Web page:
I’m tired of Facebook debates. This past week, I intentionally held back my gut reaction to blast social media with my opinions about the Hobby Lobby ruling (although, it’s no secret that I was happy about the outcome). I was hoping that the ruling would spark a greater understanding and conversation around religious liberty. It pains me to see this issue, which deserves true discourse, get condensed into a few sound bites instead.
Think about it… when was the last time you read a comment thread that was well-intentioned and had well-formed arguments–true dialogue on the web?
It’s ridiculous that there is a Facebook page called “Debating Religion”. Pages like this are created under the guise of being “an open forum for everyone to debate religion, faith, or the lack of either.” The fact is that anyone who has any sense of logic knows that Facebook (well, social media in general) is clearly not the right venue for a true and respectful conversation on topics like religious freedom or gay marriage.
As someone who works in the digital arena, I find it quite disappointing to see how media convergence has diminished our societies ability to reason. This trend gives us shorter attention spans and less capacity for real dialogue. This is why I echo the thoughts of others when I suggest we are given great responsibility in our use of digital media (especially if you are Christian).
What does that responsibility look like?
When I say “responsibility,” I do not mean imposing rules. What I mean is that I believe we can articulate some intrinsic ethic to social media on the basis of its potential for good. Pope Emeritus Benedict XVI said it best when he called us to “give a soul to the internet”. By providing a virtual witness through the things we say, the links we post, the community we build, we draw people toward us and, by extension, a greater dialogue on the faith that sustains us.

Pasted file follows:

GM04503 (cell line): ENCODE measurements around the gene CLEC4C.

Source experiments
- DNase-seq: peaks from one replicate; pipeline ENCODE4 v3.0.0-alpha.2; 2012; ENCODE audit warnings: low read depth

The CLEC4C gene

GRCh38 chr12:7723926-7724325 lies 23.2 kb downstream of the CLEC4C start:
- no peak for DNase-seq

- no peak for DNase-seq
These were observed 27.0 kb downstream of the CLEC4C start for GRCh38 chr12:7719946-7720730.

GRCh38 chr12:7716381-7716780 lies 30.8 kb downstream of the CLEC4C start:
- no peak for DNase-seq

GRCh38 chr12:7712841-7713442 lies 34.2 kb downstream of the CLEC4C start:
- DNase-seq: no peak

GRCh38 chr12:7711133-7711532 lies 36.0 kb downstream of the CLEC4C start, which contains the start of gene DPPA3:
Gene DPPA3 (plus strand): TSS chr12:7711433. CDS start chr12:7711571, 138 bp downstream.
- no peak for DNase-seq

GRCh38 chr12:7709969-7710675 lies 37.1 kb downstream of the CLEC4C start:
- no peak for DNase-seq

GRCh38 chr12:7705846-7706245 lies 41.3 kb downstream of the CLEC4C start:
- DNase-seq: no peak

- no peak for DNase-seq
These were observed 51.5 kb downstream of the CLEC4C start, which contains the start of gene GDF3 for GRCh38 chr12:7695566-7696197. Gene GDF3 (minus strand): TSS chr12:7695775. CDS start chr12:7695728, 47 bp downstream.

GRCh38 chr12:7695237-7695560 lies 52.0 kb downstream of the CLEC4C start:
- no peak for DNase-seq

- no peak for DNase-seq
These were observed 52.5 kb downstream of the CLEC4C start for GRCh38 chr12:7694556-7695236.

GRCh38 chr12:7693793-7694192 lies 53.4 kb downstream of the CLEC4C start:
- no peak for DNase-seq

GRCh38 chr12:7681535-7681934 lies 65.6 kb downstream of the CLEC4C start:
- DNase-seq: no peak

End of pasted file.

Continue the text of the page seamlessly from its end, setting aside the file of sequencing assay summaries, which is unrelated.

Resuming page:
Here are some basic principles when engaging with social media in this perspective:
- Social media is, well, social. If you are active on these channels, I suggest there has to be a mutual sense of respect (you should act as if you were talking to the other user in person).
- Openness, honesty, humility, objectivity and reasonableness are all values that must be present.
- When discussing important matters (especially issues of morality) it’s the quality of conversation that’s important, not the number of pointed remarks or arguments.
- Listening. True dialogue requires listening with the desire to understand the other persons concerns or arguments. Only then can you share your own position meaningfully because you have listened.
- To know when to take the conversation offline. Social media is only a means to connect, it is not meant to replace the deeper conversations.
It is good to show vulnerability online and to engage in a more intimate level. Archbishop Claudio Celli, president of the Vatican’s Pontifical Council for Social Communications, says:
It is “absolutely necessary that the Church should seek to establish a presence in the digital world.” He stresses that we should not be “presumptors imposing our truth” on others via social media but rather friends encouraging dialogue and questions. “If we allow people to probe further, we help give a soul to the Internet.”
“Convergence” must be our hallmark—creating bonds, and speaking the truth with love. (via the Catholic New York)
All this being said, if anyone would like to meet for coffee and discuss the outcome of this recent Supreme Court ruling in person I’m happy to do so. I guess I would just say that whether you believe in the use of contraception or not, that is not the issue. It is #ReligiousFreedom. And please, stop debating it on Facebook!
Lastly, I wanted to make note that our blog does not exist for political reasons or to act as a venue for online debates. This site simply exists as a place for us to share our story. On the blog we talk about how we strive to live an intentional Christian life and we don’t candy coat any struggles or joys that come along with it.
[Photo Credit via the Next Web]